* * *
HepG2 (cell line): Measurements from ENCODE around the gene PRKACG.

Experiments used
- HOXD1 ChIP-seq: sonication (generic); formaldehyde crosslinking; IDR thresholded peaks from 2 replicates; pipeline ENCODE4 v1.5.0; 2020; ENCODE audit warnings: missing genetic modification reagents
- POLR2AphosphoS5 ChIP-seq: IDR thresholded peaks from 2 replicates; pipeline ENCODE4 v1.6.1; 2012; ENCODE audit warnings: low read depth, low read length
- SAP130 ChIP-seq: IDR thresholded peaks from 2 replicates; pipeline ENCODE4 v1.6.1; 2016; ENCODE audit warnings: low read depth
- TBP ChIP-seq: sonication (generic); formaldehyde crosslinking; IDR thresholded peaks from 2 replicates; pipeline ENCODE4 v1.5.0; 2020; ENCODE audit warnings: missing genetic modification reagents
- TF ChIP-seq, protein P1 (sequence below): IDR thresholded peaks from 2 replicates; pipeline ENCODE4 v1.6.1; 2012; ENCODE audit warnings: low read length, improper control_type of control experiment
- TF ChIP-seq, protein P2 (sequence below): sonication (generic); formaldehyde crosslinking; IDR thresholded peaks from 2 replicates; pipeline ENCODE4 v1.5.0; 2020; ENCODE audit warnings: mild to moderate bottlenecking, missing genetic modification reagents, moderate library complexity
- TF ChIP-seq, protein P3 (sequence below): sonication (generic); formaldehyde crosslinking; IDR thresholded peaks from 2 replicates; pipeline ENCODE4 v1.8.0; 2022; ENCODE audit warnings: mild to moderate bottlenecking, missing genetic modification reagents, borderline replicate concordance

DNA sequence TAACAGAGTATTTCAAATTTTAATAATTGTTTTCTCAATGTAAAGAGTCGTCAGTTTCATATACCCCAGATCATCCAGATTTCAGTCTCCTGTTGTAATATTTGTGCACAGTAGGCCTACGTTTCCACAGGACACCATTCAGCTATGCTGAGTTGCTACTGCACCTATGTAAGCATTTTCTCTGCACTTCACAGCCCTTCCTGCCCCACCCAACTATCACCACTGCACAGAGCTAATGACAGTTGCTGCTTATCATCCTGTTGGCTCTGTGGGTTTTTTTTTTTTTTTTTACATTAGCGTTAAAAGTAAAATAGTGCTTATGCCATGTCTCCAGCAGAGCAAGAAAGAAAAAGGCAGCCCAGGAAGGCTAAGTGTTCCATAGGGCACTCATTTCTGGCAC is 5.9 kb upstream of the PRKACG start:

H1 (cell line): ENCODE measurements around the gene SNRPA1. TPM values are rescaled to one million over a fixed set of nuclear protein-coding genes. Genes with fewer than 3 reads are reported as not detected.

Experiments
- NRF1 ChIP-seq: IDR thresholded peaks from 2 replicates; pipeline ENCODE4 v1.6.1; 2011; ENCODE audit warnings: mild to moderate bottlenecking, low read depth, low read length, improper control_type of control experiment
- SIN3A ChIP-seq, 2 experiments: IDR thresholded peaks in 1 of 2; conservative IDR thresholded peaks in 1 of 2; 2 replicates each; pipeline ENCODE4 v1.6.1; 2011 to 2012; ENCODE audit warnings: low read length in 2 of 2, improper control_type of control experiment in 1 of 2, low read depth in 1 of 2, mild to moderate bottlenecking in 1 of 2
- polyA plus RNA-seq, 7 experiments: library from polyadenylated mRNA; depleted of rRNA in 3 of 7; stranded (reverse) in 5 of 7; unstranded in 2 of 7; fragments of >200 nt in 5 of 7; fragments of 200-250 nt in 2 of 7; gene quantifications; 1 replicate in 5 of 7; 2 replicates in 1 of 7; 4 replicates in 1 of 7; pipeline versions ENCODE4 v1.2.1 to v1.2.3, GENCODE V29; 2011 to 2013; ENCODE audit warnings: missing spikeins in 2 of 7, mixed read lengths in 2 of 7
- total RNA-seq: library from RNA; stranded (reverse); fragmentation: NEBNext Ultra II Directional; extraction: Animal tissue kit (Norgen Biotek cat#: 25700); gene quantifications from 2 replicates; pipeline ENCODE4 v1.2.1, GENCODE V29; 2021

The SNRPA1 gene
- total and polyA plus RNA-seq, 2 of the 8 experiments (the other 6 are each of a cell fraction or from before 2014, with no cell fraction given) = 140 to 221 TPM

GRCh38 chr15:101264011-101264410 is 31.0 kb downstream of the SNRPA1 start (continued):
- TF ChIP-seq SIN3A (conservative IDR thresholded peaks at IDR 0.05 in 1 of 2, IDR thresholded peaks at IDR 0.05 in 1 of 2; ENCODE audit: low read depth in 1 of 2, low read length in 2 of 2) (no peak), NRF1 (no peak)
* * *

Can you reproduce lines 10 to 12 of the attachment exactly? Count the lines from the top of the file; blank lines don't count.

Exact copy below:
DNA sequence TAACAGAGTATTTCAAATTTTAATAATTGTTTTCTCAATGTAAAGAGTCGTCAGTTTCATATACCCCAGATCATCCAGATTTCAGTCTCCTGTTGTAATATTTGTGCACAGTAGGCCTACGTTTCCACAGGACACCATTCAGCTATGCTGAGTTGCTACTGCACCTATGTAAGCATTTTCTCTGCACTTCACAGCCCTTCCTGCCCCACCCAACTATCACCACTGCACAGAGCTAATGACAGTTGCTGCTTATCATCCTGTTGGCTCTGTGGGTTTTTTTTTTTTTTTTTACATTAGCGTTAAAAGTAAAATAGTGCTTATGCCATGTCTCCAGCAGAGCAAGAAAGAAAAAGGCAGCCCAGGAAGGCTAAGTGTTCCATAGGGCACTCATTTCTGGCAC is 5.9 kb upstream of the PRKACG start:

H1 (cell line): ENCODE measurements around the gene SNRPA1. TPM values are rescaled to one million over a fixed set of nuclear protein-coding genes. Genes with fewer than 3 reads are reported as not detected.

Experiments